Oliver Williamson, Distinguished Fellow 2007
Oliver Williamson is one of the founding fathers of New Institutional Economics and arguably the scholar who launched Transaction Cost Economics. For the past four decades, he has been shaping the way economists think about firms, contracts and the economics of organizations.
Starting in his dissertation, published in 1964 as a book titled The Economics of Discretionary Behavior: Managerial Objectives in a Theory of the Firm, Williamson questioned one of the fundamental assumptions of the black-box theory of the firm: that managers maximize profit. Instead he argued that managers may spend money on items that enhance their own benefits at the expense of profits. Williamson’s arguments, and his efforts in tying them to real phenomena, predate the influential “empire building” literature in corporate finance by two decades. His dissertation set the path for a brilliant academic career that changed the way economists and students of organization theory view the role and functioning of firms and contractual relations.
In his influential article “The Vertical Integration of Production: Market Failure Considerations,” (1971), Williamson challenged the antitrust policy view that mergers are bad due to monopoly power, and laid the cornerstone of his two influential and much cited books, Markets and Hierarchies (1975), and The Economic Institutions of Capitalism (1985). In these books, Williamson develops Coase’s notion of transactions costs in ways that are tied to the actual workings of firms. Williamson argue that a combination of two factors hinders the abilities of firms to transact through the market: First, incomplete contracts implies a need for adaptation, and second, relationship specificity implies a “fundamental transformation” in that these adaptations will be negotiated under conditions of bilateral monopoly. This market failure is a key to the reason that some firms integrate.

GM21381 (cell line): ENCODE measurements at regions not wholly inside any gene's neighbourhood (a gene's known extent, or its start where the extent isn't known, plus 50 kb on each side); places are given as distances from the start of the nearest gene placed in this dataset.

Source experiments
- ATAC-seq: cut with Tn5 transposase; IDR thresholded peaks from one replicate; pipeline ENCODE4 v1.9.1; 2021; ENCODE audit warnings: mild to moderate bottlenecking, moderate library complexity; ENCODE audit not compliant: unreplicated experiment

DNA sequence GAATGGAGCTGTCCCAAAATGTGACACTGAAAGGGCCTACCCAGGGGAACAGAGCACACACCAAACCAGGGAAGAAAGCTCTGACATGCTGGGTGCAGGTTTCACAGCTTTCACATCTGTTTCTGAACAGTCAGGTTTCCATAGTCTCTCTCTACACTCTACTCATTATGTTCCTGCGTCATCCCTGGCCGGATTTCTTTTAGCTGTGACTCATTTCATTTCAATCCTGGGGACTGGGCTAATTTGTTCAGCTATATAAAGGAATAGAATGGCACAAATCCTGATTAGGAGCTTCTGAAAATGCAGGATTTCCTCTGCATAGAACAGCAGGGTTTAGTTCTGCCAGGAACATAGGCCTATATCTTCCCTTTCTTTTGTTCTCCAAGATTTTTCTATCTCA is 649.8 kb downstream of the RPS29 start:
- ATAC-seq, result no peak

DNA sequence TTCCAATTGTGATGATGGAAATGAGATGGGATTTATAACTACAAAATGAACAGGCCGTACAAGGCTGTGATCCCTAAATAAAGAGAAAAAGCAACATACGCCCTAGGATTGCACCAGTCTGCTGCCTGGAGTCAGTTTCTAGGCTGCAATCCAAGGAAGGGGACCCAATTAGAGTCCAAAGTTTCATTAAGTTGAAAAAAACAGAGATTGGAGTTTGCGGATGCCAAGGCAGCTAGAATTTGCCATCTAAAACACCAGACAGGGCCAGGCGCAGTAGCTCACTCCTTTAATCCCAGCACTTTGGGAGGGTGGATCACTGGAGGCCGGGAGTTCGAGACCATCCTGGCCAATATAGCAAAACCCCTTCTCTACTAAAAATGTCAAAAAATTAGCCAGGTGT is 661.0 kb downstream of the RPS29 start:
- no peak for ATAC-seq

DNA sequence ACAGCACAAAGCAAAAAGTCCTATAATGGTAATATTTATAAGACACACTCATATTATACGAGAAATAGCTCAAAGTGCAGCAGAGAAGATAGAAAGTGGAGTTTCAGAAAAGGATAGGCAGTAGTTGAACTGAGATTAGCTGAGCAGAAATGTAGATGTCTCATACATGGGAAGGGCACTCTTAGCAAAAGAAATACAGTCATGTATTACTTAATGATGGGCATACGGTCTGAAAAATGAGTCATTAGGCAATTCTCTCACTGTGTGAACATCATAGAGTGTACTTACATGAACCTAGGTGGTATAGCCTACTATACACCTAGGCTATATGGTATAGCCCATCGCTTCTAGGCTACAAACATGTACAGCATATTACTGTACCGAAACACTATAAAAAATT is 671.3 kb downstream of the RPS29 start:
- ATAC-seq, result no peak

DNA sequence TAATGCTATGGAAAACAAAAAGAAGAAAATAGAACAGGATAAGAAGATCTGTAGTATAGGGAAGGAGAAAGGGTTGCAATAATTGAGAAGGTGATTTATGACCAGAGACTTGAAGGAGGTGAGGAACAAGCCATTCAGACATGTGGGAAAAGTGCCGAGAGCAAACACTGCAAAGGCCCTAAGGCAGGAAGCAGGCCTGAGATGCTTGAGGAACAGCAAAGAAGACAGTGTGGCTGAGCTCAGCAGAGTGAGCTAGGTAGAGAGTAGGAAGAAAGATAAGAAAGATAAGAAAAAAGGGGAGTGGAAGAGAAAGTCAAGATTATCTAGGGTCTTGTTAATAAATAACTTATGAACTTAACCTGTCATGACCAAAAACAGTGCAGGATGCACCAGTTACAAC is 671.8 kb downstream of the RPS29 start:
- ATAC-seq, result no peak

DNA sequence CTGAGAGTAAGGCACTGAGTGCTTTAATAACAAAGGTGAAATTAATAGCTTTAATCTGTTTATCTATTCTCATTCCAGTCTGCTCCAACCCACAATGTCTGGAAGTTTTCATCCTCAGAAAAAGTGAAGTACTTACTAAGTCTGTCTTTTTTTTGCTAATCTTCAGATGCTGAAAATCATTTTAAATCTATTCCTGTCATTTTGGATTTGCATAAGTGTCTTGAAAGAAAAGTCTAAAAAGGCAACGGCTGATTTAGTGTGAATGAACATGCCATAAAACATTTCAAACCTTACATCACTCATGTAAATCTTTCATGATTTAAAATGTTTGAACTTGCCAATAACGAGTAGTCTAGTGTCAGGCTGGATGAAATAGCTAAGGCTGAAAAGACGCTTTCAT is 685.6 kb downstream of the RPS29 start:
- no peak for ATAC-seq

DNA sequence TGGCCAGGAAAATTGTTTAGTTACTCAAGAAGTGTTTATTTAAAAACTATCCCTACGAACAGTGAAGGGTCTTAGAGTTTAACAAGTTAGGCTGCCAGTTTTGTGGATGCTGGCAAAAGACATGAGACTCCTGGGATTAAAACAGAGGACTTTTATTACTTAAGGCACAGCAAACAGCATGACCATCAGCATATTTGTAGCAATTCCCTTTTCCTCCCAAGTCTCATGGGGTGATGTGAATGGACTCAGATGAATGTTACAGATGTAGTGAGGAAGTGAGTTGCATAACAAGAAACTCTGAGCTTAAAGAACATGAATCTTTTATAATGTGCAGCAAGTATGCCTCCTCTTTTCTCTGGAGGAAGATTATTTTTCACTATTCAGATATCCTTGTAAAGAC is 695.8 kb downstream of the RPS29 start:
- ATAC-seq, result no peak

Also noteworthy was Williamson’s observation that “selective intervention” cannot be performed: a large firm cannot do everything that a collection of small firms can do. Identifying the costs of integration was more challenging, however. Contemporaneously, Grossman and Hart (1986) offered a formal solution to the selective intervention puzzle by building on some of Williamson’s earlier insights.
Between the publication of these two books, Williamson published another influential article “Franchise Bidding for Natural Monopolies-in General and with Respect to CATV,” (1976), which showed his genuine desire to bring the fundamental ideas of transaction cost economics to bear on regulation policy. He refuted the Chicago view that with a natural monopoly like cable TV, franchises should be awarded to the most competitive bidder. Using Oakland as a case study, he demonstrated that, in a complex environment where complete contracts are impossible, regulation, while problematic, is superior to rigid franchise bidding.
Williamson’s influence through his development of transaction cost economics has reached far beyond the boundaries of the economics discipline. His work has been extremely influential for scholars of organization in sociology, and for researchers and practitioners of contract and corporations law. Oliver Williamson’s important contributions, together with his continuing efforts to push our knowledge further, make him a worthy member of the community of Distinguished Fellows.